One of the first responses I usually get when someone finds out I'm an author is, "I've always wanted to write a book..."
My reply? "What's stopping you?"
Yes, I know. You don't have the time right now, you don't know where to start, you're thinking you'll write when the kids are grown or when you retire. But here's the thing: 80% of the population wants to "someday" write a book. About 40% of that total will actually start a writing project. Less than 10% of that total will finish the project, and only 2-4% of those finished products will become published books. Do you know why?
Because writing is hard.
Most writers I know have families, day jobs, and the same twenty-four hours in a day non-writers get. We get up early to write, stay up late to write, use our lunch hours to write.
It's not what you see on television or in the movies. Writers don't just start out with a great idea and set themselves up in a little office with a typewriter. We don't happily bang on the keys for a week before amassing a nice pile of pages which are then sent off to a big publishing house, culminating in a million dollar check and a worldwide book tour two months later.
Every sentence is written, analyzed, rewritten, reanalyzed, researched, and rewritten. I can spend an entire day staring at my laptop screen while my mind scrambles for a perfect synonym for "walked." Strode? Strutted? Tiptoed? Sashayed? The choices are endless--and each one creates a different visual in a reader's mind.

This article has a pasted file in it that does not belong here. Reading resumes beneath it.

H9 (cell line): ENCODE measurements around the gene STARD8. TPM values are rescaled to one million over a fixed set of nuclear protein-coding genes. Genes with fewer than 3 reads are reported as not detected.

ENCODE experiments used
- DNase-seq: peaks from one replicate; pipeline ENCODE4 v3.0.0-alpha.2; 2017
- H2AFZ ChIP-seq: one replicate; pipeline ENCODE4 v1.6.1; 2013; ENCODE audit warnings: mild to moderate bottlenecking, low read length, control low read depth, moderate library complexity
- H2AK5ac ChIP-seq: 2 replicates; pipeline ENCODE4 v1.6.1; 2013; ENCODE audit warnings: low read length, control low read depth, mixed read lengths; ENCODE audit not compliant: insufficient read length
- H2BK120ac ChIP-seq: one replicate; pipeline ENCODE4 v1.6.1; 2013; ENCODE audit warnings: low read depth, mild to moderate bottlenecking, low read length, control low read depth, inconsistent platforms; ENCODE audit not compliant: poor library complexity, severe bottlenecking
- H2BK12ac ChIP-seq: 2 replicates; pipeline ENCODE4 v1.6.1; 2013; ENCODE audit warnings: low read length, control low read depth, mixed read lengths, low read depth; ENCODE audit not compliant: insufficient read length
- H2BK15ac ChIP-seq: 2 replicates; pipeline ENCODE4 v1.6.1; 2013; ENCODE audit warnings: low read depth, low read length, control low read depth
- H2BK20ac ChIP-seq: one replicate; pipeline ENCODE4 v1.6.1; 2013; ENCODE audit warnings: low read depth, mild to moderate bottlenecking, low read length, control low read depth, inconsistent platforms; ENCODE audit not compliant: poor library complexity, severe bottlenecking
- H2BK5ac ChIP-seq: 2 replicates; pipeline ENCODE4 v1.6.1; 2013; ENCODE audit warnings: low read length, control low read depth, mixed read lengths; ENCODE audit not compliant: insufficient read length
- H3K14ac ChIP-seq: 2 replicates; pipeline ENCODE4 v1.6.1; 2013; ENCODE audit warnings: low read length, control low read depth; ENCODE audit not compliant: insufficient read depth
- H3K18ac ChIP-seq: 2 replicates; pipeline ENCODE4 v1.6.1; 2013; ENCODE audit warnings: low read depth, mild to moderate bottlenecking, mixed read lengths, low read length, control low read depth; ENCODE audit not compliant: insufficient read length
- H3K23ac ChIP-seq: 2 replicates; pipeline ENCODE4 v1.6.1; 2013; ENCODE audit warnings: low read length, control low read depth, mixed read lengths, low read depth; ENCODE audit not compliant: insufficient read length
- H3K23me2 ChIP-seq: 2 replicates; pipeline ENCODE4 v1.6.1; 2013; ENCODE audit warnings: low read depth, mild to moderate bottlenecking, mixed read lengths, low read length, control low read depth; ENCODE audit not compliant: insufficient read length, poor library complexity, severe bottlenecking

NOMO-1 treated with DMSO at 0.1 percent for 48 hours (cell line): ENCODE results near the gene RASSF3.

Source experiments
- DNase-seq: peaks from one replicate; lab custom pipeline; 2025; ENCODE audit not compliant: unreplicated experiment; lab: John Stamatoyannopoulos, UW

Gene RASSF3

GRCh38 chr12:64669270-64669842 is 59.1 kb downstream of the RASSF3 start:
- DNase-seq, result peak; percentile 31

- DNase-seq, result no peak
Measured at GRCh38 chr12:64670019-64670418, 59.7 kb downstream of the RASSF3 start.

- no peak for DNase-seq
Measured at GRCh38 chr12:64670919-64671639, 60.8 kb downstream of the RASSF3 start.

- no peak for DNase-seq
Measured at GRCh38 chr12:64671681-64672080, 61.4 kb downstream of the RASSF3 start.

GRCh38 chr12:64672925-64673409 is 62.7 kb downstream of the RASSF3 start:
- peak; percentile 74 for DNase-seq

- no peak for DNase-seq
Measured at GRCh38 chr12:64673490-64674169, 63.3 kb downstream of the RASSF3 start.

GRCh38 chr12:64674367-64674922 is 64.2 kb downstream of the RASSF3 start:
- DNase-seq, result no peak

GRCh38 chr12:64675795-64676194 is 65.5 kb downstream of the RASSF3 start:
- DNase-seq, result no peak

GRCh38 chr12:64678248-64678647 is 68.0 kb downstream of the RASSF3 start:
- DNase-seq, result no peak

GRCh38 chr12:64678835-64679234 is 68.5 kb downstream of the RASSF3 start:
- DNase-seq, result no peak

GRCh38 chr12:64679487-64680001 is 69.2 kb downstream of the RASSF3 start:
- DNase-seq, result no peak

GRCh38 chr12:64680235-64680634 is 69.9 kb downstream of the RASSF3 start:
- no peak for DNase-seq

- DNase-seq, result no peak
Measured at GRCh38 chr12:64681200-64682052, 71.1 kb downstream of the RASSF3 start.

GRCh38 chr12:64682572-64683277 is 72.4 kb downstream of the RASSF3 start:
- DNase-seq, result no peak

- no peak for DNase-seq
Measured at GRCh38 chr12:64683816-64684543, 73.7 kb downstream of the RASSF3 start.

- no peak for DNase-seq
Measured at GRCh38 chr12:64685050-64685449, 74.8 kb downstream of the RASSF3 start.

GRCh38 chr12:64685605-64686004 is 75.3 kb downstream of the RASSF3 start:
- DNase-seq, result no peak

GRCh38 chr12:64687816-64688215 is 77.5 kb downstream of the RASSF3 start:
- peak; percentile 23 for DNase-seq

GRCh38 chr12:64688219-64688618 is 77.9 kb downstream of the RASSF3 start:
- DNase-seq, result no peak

Every scene has to add meaning. Just like in the film industry, a beautiful scene that spent weeks to create could wind up on the cutting room floor before the final product is released to the public. Let's not even talk about the endless rounds of rejections, the scathing critiques and reviews of your work, the pitiful royalties that trickle in...<shiver!>
Those million dollar checks you hear about? Those are like lottery winners: a very select few will ever see them, and there doesn't seem to be any rhyme or reason to why a book becomes wildly successful.
So then, you ask, why do it?
Because a real writer can't not write. We don't write for the money or for fame or for a legacy. We write to put a voice to the hundreds of stories tumbling in our heads at any given moment. (Hundreds. Really.) We write because the more we write, the more we want to write.
If I haven't scared you off yet, congratulations! Maybe you're one of the few who can make it in this crazy business. Welcome to my world. Where do you begin? The Internet is a great place to start.
Google "writing groups" and find a few in your area or online that appeal to you. Ask questions. Soak up answers. Learn. Read. I mean, seriously...READ! Read the style of books you want to write, but also extend yourself outside your comfort level and read other genres, as well. Note the way a favorite author uses a turn-of-phrase or a bit of dialogue to suck you in. Don't copy, simply absorb, and use a similar method in your own work.
Artists in all creative fields have the same advice for a newbie: "Dare to suck." I give you those same three words now. Dare to suck. Give yourself permission to write bad prose, farfetched scenes, and awkward dialogue. Figure out why it sucks, and improve upon it.
November is National Novel Writers Month (NaNoWriMo). Writers all over the country will pledge to start and complete a fifty thousand word manuscript in thirty days. Join in. Whether you finish or not, you'll still be a lot closer to having a complete novel than you are right now.
So you've always wanted to write a book? I ask again: What's stopping you?